Sunday, January 29, 2023

Live: Daily Coronavirus News Updates, Nov 4: What You Need To Know Today About COVID-19 In The Seattle Area, Washington State And Around The World

Europe is the only region in the world where the number of COVID-19 cases continues to rise. Incidence in the region increased for the fifth consecutive week, while declines in incidence were reported in other regions, including the Middle East, Southeast Asia and Africa.

Amid this rise, thousands of Ukrainians have taken to the streets to protest COVID-19 vaccination certificates and government-imposed security restrictions, including requirements for teachers, government officials and other populations to be fully vaccinated by next week to continue receiving salaries.

With the recent approval of the COVID-19 vaccine for children, Washington State is urging families to be patient as they first anticipate a vaccine shortage due to high demand for the vaccine. Parents or guardians will need to make an appointment for young children and can use the health department’s search tool, but there are few appointments available.

We are updating this page with the latest news on the COVID-19 pandemic and its impact on Seattle, the United States and the world. Click here to see real-time updates from previous days and all other news on the coronavirus, and here to see how we track the daily spread of the virus in Washington DC.

7:41 am

Russia sets another daily record for deaths from COVID-19 – 1195 people

Russia has set another record for daily coronavirus deaths as it battles a prolonged spike in infections that have caused restrictions across the country.

The National Coronavirus Task Force on Thursday said 1,195 people have died from COVID-19 in the last day, more than the 1,189 people recorded the day before. Since the end of September, Russia has recorded new highs of infections or deaths almost daily.

The task force reported 40,217 new infections, up from a record 40,993 as of October 31.

Less than 35% of the nearly 146 million people in Russia are fully vaccinated against the coronavirus, although Russia approved a domestically produced coronavirus vaccine several months earlier than most countries.

The Russian state task force on coronavirus has reported more than 8.6 million confirmed cases of coronavirus and more than 243,000 deaths during the pandemic.

Read the story here

– Jim Heinz, Associated Press

7:30 am

Seattle employees and departments are under pressure from vaccine staffing.

The vaccine introduction in Seattle has put hundreds of vaccinated city workers on more than two weeks of leave, exacerbating staff shortages in key departments and drawing criticism from injured employees.

Mayor Jenny Durcan has demanded that all city employees working at the facility be vaccinated against COVID-19 by October 18. Although more than 90% of employees were vaccinated and continued to work as usual, more than 500 people received or applied for exemptions for religious or medical reasons. and are on vacation hoping to get housing to keep their jobs.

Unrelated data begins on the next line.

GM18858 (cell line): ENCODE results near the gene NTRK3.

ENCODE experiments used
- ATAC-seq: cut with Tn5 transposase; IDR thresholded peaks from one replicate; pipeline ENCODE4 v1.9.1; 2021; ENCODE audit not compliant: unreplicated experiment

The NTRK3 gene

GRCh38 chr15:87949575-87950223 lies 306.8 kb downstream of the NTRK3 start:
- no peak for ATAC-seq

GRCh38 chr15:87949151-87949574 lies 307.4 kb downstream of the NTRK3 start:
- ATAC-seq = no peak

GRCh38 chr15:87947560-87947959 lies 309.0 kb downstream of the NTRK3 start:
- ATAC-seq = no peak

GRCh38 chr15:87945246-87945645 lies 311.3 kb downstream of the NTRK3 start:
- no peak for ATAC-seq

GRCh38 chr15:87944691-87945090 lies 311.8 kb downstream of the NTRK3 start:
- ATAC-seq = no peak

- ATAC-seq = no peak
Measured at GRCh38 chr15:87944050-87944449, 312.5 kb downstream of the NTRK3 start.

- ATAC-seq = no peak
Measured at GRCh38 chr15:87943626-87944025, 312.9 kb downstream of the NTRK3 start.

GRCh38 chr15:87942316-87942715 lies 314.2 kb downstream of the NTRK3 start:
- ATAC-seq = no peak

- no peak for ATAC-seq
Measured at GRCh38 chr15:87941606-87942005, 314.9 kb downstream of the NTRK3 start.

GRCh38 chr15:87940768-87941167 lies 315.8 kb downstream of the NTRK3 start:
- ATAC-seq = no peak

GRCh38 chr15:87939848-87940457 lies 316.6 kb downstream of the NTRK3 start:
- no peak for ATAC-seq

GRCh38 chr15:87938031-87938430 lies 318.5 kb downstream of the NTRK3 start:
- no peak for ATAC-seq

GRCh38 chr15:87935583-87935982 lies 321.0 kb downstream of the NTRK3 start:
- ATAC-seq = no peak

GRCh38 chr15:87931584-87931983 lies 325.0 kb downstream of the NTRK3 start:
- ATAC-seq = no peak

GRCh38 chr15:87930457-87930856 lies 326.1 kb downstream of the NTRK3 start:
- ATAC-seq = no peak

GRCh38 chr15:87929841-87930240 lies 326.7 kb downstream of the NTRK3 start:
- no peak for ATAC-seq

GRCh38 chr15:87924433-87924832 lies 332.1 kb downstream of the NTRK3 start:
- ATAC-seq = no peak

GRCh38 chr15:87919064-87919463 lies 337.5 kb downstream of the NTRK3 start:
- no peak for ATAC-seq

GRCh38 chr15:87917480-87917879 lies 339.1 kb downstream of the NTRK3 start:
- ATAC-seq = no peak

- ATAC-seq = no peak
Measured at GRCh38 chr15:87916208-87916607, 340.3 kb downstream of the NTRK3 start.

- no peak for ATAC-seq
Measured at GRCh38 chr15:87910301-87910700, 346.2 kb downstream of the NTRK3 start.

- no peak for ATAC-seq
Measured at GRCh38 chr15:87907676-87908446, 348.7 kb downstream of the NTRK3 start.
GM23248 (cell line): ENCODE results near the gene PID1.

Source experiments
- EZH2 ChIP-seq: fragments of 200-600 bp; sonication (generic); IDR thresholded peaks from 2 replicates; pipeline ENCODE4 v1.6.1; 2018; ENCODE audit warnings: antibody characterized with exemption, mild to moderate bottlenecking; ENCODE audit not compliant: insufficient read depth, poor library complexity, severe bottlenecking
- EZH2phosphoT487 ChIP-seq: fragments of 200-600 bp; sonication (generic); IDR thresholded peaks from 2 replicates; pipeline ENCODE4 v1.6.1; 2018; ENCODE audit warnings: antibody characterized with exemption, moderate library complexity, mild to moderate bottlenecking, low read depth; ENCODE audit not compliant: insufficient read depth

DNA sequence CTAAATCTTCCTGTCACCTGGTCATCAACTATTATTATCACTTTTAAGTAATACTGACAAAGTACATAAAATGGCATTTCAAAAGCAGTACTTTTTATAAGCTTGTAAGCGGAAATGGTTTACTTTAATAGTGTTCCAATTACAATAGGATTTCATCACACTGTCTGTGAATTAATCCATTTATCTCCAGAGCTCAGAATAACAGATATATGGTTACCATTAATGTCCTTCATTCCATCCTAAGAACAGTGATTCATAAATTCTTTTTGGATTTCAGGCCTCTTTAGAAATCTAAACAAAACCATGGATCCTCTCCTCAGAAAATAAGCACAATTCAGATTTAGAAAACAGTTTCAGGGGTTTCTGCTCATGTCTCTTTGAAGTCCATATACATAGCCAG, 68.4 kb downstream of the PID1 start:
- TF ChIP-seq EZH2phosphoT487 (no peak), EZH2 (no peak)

As of Monday, the departments with the most employees on leave were the Seattle Police Department, with 100 employees; Seattle City Light – 82, Seattle Utilities – 70, and Seattle Fire Department – 55.

For departments like the SFD, where 5% of employees are on mandate leave, the order puts new pressure on an already tense department that had 75 vacancies before the mandate.

Read the story here

—Sarah Grace Taylor

6:30 am

Washington State Warns Doses Of COVID Vaccine For Young Children Will Not Meet Demand At First, Calls For Patience As Children 5-11 Finally Get Vaccinated

Five-Year-Old Leila Greaves, One Of The First In Her Age Group To Be Vaccinated, Receives A Kiss From Her Mother Natasha Greaves As Her Father, Aliu Ann, Patiently Waits In Line For Leila At Shore Community College On Wednesday.  (Amanda Snyder / Seattle Times)

SHORELINE – Ten-year-old Mika Wong was not at all nervous when he sat down in the brightly lit Shoreline Community College building on Wednesday afternoon. He grinned under his baseball cap and took a deep breath as a firefighter took his left hand and was vaccinated against COVID-19.

“It felt like being pinched,” said Wong, whose two younger sisters, aged 5 and 7, also received their first shot on Wednesday. “He disappeared pretty quickly.”

Wong was among the state’s 10 first children, ages 5 to 11 – most of whom were sons and daughters of doctors and UW Medicine staff – who were waiting in line to receive the Pfizer childhood vaccine on Wednesday, after the Centers for Disease Control and Prevention officially gave the green light. them this week.

The vaccination ended instantly, although it reflected months of anxious anticipation for many young children and their parents, who had been hoping for doses since the vaccines first became available last winter. Some parents said they felt a wave of relief as they watched their children get vaccinated, but health officials reminded families that supplies to the state would be limited at first and urged patience.

Read the full story here.

– Eliza Takahama

6:26 am

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—Chris Higginson

Nation World News Desk
Nation World News Desk
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